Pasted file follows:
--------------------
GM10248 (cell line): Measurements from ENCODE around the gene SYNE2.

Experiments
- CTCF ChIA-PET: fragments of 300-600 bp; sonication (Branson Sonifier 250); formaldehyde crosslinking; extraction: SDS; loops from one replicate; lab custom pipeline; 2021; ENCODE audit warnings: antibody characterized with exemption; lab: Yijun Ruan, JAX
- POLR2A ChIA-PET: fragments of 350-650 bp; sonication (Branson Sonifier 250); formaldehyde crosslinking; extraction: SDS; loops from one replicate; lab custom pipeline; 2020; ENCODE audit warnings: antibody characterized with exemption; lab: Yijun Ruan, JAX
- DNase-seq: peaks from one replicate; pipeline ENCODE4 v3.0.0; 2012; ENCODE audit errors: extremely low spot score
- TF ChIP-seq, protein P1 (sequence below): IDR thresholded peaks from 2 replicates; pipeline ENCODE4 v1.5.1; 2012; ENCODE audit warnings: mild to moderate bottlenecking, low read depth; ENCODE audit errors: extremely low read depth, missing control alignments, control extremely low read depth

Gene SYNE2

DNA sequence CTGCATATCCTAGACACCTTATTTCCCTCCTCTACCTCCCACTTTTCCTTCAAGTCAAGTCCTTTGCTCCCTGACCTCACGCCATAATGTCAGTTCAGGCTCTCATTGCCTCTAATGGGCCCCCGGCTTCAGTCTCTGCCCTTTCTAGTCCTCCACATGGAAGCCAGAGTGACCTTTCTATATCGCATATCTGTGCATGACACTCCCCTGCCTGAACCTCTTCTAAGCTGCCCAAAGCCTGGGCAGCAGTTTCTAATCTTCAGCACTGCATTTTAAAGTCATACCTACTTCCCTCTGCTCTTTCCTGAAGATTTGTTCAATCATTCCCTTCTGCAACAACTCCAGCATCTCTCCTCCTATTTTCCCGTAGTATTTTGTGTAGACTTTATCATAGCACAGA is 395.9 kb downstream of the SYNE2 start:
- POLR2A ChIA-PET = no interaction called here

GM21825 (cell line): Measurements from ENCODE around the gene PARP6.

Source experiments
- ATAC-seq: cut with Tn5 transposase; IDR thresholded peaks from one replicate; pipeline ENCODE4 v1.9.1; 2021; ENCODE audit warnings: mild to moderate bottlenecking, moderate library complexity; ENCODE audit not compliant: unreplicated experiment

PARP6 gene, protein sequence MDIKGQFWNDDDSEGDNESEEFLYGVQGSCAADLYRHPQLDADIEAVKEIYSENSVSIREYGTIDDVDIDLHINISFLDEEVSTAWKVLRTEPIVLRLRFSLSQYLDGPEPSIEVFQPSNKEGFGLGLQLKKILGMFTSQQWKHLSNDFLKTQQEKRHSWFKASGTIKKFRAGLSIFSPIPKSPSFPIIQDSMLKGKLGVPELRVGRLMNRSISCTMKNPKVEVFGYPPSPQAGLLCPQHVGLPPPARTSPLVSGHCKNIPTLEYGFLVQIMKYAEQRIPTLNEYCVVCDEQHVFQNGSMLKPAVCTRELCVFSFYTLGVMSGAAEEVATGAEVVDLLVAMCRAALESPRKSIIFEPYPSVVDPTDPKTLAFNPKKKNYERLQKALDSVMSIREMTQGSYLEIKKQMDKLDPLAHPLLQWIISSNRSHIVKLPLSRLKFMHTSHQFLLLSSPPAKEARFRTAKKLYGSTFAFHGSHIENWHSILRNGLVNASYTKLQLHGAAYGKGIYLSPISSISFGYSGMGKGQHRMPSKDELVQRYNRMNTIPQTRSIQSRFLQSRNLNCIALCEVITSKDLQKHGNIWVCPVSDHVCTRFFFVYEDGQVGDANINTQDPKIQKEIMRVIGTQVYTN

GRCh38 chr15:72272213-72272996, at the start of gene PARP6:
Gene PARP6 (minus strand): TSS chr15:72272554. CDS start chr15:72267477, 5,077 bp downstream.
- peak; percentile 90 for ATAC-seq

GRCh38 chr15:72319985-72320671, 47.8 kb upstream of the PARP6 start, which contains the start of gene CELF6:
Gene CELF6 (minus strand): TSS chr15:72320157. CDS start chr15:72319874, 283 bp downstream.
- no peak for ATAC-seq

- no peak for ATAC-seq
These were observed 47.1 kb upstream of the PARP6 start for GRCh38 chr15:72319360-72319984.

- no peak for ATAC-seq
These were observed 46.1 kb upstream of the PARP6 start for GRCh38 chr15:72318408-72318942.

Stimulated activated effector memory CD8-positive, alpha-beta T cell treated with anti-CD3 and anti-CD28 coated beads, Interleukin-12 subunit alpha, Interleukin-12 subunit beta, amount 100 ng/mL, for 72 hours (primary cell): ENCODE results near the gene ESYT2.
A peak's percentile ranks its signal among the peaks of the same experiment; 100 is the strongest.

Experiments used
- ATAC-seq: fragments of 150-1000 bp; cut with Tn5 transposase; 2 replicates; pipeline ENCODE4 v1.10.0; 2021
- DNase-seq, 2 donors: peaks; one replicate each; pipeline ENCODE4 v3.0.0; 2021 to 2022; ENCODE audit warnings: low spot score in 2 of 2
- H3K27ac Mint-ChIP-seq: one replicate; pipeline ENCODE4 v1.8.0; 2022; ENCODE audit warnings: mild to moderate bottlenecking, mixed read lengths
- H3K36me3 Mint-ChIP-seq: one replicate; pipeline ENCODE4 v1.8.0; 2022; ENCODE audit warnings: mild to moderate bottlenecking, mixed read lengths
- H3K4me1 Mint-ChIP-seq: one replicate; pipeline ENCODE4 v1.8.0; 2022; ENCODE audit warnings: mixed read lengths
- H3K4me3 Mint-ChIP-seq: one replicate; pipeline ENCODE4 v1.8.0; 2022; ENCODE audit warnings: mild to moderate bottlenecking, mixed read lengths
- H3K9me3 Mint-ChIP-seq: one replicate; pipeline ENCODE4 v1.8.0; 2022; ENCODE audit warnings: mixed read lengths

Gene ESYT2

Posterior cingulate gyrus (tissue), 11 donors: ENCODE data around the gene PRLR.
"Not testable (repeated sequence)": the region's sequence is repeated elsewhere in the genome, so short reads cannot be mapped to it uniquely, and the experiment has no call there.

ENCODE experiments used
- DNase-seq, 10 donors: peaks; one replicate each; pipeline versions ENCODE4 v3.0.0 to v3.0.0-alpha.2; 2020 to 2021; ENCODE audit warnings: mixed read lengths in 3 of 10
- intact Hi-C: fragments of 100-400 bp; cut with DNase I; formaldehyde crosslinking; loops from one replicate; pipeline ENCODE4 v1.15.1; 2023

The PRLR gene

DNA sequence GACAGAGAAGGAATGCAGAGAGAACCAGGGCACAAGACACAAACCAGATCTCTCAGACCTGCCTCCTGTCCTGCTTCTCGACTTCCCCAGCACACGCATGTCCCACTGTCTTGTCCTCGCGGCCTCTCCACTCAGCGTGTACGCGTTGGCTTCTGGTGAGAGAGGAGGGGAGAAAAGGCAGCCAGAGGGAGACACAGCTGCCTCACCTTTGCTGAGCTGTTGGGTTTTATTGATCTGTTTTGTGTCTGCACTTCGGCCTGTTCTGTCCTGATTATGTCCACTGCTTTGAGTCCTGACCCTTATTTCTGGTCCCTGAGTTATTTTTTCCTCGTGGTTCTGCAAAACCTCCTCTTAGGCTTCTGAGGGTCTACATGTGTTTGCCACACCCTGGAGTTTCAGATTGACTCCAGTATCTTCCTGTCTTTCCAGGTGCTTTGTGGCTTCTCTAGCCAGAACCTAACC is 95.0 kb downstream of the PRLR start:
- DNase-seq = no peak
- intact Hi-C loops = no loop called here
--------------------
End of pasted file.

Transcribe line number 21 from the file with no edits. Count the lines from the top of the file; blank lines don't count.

These were observed 47.1 kb upstream of the PARP6 start for GRCh38 chr15:72319360-72319984.